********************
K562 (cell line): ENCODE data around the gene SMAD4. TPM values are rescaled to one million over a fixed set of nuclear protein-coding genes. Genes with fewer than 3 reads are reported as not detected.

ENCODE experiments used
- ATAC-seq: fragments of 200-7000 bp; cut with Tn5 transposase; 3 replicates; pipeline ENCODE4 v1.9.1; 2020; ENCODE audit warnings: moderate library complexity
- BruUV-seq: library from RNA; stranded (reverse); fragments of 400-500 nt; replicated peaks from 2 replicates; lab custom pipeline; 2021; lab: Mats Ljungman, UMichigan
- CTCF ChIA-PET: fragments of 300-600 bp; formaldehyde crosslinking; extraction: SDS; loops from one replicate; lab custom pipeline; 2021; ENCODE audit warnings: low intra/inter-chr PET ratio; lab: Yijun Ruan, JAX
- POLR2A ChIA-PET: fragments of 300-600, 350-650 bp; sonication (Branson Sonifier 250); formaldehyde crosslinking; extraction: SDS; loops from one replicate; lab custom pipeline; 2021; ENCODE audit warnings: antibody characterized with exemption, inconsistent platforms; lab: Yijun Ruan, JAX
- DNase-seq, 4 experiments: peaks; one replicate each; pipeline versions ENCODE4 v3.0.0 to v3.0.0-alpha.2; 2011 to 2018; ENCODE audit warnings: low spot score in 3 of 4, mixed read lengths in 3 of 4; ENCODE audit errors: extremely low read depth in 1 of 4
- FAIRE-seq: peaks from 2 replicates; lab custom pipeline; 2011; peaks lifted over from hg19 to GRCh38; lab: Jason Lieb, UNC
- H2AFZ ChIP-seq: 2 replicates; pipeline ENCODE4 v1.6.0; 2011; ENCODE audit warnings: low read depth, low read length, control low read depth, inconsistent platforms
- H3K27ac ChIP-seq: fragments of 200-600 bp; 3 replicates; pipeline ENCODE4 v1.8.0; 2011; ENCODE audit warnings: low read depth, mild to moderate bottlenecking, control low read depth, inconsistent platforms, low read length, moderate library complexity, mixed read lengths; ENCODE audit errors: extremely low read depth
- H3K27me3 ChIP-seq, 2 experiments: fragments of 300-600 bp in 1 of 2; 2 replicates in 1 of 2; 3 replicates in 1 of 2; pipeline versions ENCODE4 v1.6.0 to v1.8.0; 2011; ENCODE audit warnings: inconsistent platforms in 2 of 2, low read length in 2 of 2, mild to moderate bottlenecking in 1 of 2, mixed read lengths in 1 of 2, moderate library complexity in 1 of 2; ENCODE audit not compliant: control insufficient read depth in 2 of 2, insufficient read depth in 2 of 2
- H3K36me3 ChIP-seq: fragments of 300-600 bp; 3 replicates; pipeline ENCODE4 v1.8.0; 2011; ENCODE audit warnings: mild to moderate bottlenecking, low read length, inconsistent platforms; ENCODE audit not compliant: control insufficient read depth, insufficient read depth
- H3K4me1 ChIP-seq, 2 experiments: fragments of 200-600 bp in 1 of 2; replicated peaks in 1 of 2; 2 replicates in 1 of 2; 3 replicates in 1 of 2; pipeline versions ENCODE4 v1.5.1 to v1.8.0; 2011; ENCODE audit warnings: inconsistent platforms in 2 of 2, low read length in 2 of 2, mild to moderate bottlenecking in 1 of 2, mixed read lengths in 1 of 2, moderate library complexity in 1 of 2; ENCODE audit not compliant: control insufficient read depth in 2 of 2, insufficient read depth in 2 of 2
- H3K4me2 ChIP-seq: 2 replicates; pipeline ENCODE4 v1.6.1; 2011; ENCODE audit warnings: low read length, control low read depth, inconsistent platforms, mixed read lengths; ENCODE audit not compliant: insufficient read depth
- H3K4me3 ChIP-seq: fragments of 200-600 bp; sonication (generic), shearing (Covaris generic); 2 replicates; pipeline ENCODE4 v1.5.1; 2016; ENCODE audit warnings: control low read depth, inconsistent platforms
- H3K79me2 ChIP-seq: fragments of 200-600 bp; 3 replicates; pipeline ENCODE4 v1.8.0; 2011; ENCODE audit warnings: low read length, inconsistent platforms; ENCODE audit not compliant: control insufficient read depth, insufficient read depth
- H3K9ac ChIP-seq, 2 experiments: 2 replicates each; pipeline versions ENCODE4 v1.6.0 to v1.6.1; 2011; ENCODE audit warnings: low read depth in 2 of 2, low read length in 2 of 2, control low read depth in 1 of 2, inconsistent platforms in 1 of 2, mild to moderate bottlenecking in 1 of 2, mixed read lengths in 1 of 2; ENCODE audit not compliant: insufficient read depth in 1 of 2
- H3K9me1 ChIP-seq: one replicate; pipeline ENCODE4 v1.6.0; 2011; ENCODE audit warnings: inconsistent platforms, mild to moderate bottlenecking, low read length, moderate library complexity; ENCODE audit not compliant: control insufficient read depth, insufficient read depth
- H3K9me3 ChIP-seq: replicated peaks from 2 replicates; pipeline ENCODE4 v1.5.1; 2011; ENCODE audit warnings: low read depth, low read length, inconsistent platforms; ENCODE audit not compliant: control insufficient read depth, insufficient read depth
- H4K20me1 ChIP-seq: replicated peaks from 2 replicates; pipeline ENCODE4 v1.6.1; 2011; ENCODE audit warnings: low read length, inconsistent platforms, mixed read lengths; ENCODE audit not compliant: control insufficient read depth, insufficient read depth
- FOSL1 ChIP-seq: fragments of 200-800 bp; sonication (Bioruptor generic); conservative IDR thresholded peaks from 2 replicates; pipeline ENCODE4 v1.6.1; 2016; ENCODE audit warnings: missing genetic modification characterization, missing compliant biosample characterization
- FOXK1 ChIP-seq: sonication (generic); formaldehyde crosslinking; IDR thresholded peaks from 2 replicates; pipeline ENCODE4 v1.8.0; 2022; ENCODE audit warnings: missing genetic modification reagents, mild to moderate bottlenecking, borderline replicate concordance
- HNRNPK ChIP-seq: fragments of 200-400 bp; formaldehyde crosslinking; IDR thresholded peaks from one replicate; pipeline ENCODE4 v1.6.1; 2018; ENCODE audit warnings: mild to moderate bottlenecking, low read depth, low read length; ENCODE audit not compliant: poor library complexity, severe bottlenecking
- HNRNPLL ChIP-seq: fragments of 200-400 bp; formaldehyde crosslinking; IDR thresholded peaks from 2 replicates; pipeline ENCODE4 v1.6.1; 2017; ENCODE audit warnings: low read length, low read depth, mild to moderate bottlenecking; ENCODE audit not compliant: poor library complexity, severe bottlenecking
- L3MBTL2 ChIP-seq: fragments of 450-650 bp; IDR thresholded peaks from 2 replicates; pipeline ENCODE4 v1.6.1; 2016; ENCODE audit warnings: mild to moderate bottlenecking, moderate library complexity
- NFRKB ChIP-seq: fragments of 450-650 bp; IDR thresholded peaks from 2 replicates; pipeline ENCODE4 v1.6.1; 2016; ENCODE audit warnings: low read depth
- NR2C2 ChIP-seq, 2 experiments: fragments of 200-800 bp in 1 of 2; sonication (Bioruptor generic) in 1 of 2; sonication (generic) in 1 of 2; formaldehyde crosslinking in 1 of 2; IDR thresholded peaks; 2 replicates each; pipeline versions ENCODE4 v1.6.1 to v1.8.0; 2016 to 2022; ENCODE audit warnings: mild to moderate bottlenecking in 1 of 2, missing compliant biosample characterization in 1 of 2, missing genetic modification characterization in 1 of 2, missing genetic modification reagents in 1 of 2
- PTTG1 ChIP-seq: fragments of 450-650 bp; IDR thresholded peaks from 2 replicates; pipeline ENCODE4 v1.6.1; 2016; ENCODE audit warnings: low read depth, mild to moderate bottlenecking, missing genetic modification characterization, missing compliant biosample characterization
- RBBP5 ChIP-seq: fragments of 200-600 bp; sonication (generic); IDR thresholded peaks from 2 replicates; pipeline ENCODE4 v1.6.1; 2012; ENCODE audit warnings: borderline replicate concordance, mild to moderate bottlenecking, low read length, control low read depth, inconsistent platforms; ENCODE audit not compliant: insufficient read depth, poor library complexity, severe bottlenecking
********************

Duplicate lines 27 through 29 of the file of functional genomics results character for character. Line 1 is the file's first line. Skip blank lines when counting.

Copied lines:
- NR2C2 ChIP-seq, 2 experiments: fragments of 200-800 bp in 1 of 2; sonication (Bioruptor generic) in 1 of 2; sonication (generic) in 1 of 2; formaldehyde crosslinking in 1 of 2; IDR thresholded peaks; 2 replicates each; pipeline versions ENCODE4 v1.6.1 to v1.8.0; 2016 to 2022; ENCODE audit warnings: mild to moderate bottlenecking in 1 of 2, missing compliant biosample characterization in 1 of 2, missing genetic modification characterization in 1 of 2, missing genetic modification reagents in 1 of 2
- PTTG1 ChIP-seq: fragments of 450-650 bp; IDR thresholded peaks from 2 replicates; pipeline ENCODE4 v1.6.1; 2016; ENCODE audit warnings: low read depth, mild to moderate bottlenecking, missing genetic modification characterization, missing compliant biosample characterization
- RBBP5 ChIP-seq: fragments of 200-600 bp; sonication (generic); IDR thresholded peaks from 2 replicates; pipeline ENCODE4 v1.6.1; 2012; ENCODE audit warnings: borderline replicate concordance, mild to moderate bottlenecking, low read length, control low read depth, inconsistent platforms; ENCODE audit not compliant: insufficient read depth, poor library complexity, severe bottlenecking